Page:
Luxury in Marketing: The New Approach

By Julie Lubbers


Another day, another high-end luxury brand getting into outdoor performance gear. This time, it's Loewe's turn, the oldest design house under LVMH. While a few years ago high-end luxury and outdoor equipment wouldn't have been caught dead in the same sentence, it seems like today, many luxury brands are more focused on performance wear than savoir faire. This begs the question: What's happening with the state of luxury today? Enter luxury's new era: agency.

Fundamentally, what qualifies a product or brand to be considered "luxury" is based on whether it is delivering on people's current ideas of what constitutes luxury in the first place. And in 2022, our idea of luxury is quite different from what it used to be.

We all know that luxury has been evolving for quite a while now – from what we "own" and "show" to what we "experience" and "know." But now, that evolution has reached a pivotal point.

In a world that's increasingly dictated by the internet, producers and consumers alike have gained power. As a result, the value that luxury has traditionally provided through forms of gatekeeping, such as exclusivity or aspiration, are eroding as more gates are opening. Old ideas of luxury have started to feel limiting, even meaningless.

But if not exclusive access or aspirational lifestyles, what is true luxury today? The answer is complex and, after two years of being stuck indoors, painfully simple: agency.

As we aim to regain control and rewrite the ways in which we live, it's luxurious to feel like we can still be the agents of our own lives – think for ourselves, pursue different experiences, and determine our paths.

In many ways, this shift is being superpowered by today's youngest – yet tomorrow's biggest – luxury consumers: gen Z. As the world's first digitally native generation, they not only have more access than anyone before them, but they also have the digital tools to act on it. This means that they're no longer falling prey to the same old marketing tactics luxury brands use to sell products and services at a premium. In fact, they'll easily get your products (or better products) elsewhere, or find a way to make them themselves (see here, here, and here).

For brands, agency-as-luxury therefore means equipping consumers with products and experiences that empower them to move through the world in new ways. Ultimately, luxury is becoming less about the brands themselves and more about "empowering people to become more of what they are (and can be). This reverses the industry dynamic from aspiring to own brands to empowering people and their individual identities."

So, how can luxury brands deliver on this newfound form of luxury?

Design for fluidity, not loyalty

For one, luxury brands need to stop being so precious. This is no easy feat for a category that has been built on this very conviction – only they hold the keys to creating special products, codes and ideas, and therefore, are meant to be untouched. But in today's context, consumers are seeking brands that aren't afraid to experiment in ways that would inspire them to do the same.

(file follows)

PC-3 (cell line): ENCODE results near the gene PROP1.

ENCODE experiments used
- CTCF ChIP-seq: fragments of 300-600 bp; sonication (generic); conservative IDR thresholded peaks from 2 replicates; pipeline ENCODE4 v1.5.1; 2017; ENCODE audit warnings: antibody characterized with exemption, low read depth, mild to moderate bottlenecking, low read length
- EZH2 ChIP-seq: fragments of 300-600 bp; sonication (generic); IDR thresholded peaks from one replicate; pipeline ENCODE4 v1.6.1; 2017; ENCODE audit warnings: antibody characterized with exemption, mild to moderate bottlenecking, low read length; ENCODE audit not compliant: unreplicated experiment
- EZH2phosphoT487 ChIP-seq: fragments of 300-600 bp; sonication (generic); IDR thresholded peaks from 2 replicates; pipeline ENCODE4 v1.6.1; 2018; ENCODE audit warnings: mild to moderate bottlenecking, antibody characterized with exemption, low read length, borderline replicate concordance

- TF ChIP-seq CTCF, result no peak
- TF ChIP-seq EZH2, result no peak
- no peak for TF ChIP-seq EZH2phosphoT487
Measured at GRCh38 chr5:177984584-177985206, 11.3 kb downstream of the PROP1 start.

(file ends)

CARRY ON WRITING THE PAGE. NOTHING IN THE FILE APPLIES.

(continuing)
Two of the brands that have fundamentally understood this are Gucci and Balenciaga. Through their recent Hacker Project, the two merged one another's motifs to create a "hybrid universe." With product and store designs that borrow from both design codes and brand names, they play around with ideas of authenticity and appropriation.

Inspire forms of being, not boasting

Luxury products should be active drivers that allow consumers to be and do more of what they want in life.

This explains why many of this past year's highly anticipated collaborations have been with performance brands that embody everything luxury brands ordinarily don't, like Loewe's recent collection with On Running. Gucci, too, made waves when last year they released their collaboration with North Face – the anticipation being so high that Gucci's website crashed due to increased traffic.

After two years of dealing with a pandemic, consumers want empowering outdoor experiences.

Make it feel real, not out-of-reach

One industry that is starting to explore how to further deliver "realness" is luxury travel. By entering the metaverse, luxury travel brands are exploring how they can transport consumers to virtually fly First Class or take a VR tour of different hotel rooms that empower consumers to see and experience it for themselves online, thus they always know exactly what they're paying for when they make a reservation in real life.

Be a partner, not an authority

To be a facilitator of agency also means that you'll need to give up some control of your brand in order to allow the consumer to make some choices for themselves. In this era of luxury, your consumers are no longer your followers, they're your partners.

The late visionary Virgil Abloh was one of the first to understand this and to spearhead this shift in the luxury industry. The latest evidence being his brand Off-White's first-of-its-kind show on TikTok, which made the front row accessible to everyone and put users fully in control of what they see.

TikTok users were able to choose between different rooms they wanted to experience, talk to the brand and friends via the chat feature, and hear different creators' point of views.

These codes might seem like tall orders to hundred-year-old luxury houses that are set in their ways. But in 2022, facilitating a sense of agency for consumers is no longer a "nice-to-do" – it's a matter of survival. The good news? This means that luxury brands now, too, have more agency than ever before. The only question is: Will they be brave enough to embrace it?

The views and opinions expressed are solely those of the contributor and do not necessarily reflect the official position of the ANA or imply endorsement from the ANA.

Julie Lubbers is the senior strategist at SYLVAIN.